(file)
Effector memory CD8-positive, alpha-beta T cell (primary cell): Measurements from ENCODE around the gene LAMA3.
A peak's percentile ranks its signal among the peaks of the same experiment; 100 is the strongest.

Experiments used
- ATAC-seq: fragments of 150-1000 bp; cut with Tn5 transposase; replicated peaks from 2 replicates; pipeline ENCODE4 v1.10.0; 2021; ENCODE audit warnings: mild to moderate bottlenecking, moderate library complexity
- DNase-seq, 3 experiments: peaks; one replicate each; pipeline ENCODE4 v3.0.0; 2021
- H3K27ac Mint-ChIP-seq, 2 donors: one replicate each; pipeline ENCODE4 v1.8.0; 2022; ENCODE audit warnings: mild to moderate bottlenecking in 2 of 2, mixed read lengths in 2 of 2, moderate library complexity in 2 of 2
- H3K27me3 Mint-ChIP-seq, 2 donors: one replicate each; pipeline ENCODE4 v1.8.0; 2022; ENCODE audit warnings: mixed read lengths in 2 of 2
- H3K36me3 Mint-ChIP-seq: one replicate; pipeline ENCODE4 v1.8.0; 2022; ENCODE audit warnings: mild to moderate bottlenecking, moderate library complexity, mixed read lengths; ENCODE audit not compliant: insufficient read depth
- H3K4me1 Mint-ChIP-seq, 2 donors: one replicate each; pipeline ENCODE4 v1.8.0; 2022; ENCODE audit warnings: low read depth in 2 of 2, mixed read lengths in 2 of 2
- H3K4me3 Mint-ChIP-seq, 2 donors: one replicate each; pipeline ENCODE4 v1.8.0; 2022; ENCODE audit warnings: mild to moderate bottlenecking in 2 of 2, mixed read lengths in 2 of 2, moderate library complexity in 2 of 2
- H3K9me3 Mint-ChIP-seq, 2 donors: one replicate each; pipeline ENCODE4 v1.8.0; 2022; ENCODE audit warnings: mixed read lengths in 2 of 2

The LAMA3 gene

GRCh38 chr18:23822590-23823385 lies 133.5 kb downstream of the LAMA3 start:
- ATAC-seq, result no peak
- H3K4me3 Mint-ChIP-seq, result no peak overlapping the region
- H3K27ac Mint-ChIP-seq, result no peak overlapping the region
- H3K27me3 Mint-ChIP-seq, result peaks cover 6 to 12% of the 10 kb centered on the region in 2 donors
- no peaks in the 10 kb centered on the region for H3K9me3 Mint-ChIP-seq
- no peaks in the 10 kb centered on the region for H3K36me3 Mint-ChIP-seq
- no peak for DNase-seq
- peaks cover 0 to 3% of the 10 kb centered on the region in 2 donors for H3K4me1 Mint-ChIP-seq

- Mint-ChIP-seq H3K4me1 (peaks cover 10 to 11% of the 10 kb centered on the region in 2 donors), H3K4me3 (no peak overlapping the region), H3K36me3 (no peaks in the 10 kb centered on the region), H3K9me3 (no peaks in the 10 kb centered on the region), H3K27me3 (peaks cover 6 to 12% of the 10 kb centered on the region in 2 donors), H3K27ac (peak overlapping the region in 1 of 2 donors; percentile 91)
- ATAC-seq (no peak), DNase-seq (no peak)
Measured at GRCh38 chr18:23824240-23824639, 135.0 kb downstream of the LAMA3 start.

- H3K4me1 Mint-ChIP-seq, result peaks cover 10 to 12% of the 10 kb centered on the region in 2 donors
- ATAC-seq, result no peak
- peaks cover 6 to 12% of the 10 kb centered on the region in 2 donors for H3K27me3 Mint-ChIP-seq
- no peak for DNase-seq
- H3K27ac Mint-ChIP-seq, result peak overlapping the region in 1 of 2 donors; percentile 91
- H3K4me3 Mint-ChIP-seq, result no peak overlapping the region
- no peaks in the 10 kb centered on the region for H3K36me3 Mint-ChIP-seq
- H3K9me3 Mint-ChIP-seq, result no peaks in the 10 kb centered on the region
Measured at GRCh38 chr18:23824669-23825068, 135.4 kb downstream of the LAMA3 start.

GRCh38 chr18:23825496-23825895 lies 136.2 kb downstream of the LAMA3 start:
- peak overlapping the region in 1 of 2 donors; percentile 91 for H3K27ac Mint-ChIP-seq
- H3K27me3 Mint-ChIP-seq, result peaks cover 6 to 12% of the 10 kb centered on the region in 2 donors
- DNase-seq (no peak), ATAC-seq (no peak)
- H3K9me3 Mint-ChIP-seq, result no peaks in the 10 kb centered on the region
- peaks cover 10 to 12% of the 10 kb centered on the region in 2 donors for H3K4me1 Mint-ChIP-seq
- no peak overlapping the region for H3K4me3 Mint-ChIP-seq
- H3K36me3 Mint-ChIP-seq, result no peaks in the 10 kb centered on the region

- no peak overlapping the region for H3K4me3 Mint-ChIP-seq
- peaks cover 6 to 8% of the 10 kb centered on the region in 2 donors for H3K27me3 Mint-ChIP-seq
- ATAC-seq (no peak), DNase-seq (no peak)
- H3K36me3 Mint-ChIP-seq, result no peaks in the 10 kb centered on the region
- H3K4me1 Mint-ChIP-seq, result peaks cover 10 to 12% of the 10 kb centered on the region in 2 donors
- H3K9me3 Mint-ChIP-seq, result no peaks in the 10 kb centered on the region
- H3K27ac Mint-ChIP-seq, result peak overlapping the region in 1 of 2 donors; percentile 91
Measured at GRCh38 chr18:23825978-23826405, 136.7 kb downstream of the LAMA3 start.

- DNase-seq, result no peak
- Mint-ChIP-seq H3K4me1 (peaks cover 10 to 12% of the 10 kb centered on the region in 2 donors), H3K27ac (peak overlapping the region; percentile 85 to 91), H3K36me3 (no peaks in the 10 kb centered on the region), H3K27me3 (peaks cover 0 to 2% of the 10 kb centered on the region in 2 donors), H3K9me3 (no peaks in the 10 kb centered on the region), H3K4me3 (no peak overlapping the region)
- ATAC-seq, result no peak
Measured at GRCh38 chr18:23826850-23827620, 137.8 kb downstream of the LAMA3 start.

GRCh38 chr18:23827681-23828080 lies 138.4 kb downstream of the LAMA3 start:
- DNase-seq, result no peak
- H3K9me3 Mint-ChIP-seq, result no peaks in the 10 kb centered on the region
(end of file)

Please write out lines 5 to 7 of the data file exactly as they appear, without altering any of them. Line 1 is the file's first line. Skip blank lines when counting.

- DNase-seq, 3 experiments: peaks; one replicate each; pipeline ENCODE4 v3.0.0; 2021
- H3K27ac Mint-ChIP-seq, 2 donors: one replicate each; pipeline ENCODE4 v1.8.0; 2022; ENCODE audit warnings: mild to moderate bottlenecking in 2 of 2, mixed read lengths in 2 of 2, moderate library complexity in 2 of 2
- H3K27me3 Mint-ChIP-seq, 2 donors: one replicate each; pipeline ENCODE4 v1.8.0; 2022; ENCODE audit warnings: mixed read lengths in 2 of 2